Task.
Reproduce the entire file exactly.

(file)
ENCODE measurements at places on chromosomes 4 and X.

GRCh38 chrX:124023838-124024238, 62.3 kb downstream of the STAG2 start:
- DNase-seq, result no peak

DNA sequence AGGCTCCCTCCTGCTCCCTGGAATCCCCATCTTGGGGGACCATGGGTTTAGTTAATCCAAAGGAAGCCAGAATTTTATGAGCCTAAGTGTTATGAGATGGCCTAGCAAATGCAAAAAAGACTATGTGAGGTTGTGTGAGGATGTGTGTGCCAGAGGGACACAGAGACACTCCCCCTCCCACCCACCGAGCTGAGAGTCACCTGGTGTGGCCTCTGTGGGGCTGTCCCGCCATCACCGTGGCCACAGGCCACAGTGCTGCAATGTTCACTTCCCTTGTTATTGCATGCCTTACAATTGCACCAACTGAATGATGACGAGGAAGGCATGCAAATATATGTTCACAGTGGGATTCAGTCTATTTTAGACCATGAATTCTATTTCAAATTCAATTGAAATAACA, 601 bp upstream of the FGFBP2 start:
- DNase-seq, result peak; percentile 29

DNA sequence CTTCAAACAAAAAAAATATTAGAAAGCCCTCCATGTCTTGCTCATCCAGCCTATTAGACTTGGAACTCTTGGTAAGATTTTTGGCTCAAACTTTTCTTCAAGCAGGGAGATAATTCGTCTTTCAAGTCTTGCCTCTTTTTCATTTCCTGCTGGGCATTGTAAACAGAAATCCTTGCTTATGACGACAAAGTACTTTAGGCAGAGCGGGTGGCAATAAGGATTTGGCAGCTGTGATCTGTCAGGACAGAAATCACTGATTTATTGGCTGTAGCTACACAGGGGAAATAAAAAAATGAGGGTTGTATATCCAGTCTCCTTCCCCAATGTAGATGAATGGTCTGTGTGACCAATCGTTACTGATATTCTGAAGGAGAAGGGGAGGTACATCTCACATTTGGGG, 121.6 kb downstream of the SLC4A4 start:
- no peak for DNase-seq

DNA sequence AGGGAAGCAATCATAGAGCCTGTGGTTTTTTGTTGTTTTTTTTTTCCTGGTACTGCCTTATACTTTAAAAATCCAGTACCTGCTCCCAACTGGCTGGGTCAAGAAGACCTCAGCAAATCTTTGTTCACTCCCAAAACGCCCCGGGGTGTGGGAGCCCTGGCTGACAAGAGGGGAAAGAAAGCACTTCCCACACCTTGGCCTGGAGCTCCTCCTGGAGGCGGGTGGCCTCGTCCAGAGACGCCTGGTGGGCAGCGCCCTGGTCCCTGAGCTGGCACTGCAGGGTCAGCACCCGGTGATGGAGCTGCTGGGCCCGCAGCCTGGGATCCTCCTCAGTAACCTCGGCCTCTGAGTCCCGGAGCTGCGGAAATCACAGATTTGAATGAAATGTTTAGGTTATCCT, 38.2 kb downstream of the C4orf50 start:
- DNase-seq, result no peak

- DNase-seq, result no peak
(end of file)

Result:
ENCODE measurements at places on chromosomes 4 and X.

GRCh38 chrX:124023838-124024238, 62.3 kb downstream of the STAG2 start:
- DNase-seq, result no peak

DNA sequence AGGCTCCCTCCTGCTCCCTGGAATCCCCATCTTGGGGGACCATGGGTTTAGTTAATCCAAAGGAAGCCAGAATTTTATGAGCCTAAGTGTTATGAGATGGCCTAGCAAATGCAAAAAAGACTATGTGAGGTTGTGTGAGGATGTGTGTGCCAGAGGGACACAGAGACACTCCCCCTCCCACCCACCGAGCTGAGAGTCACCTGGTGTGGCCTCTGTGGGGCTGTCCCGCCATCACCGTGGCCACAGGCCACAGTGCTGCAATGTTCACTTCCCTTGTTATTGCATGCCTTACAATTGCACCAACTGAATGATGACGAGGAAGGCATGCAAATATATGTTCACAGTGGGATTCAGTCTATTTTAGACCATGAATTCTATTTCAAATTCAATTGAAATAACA, 601 bp upstream of the FGFBP2 start:
- DNase-seq, result peak; percentile 29

DNA sequence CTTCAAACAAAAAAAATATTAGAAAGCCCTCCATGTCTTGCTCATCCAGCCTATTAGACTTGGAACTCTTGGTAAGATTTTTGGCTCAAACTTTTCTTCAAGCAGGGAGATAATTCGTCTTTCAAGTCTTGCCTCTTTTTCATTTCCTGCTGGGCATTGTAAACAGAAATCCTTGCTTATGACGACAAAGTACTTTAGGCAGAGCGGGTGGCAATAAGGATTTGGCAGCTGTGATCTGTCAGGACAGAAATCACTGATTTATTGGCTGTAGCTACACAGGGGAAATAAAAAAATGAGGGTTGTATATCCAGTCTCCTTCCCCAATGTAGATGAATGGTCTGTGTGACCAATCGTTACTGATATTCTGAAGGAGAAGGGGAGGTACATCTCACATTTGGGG, 121.6 kb downstream of the SLC4A4 start:
- no peak for DNase-seq

DNA sequence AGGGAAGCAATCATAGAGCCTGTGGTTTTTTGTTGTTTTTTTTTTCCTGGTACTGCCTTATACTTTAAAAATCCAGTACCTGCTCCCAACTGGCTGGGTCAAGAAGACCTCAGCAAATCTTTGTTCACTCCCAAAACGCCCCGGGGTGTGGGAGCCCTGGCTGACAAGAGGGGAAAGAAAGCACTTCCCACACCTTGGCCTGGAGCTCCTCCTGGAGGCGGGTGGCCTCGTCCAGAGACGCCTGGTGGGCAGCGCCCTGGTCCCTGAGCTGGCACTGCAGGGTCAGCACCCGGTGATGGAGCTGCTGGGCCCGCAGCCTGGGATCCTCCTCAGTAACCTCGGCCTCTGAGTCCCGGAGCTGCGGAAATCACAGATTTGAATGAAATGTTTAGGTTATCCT, 38.2 kb downstream of the C4orf50 start:
- DNase-seq, result no peak

- DNase-seq, result no peak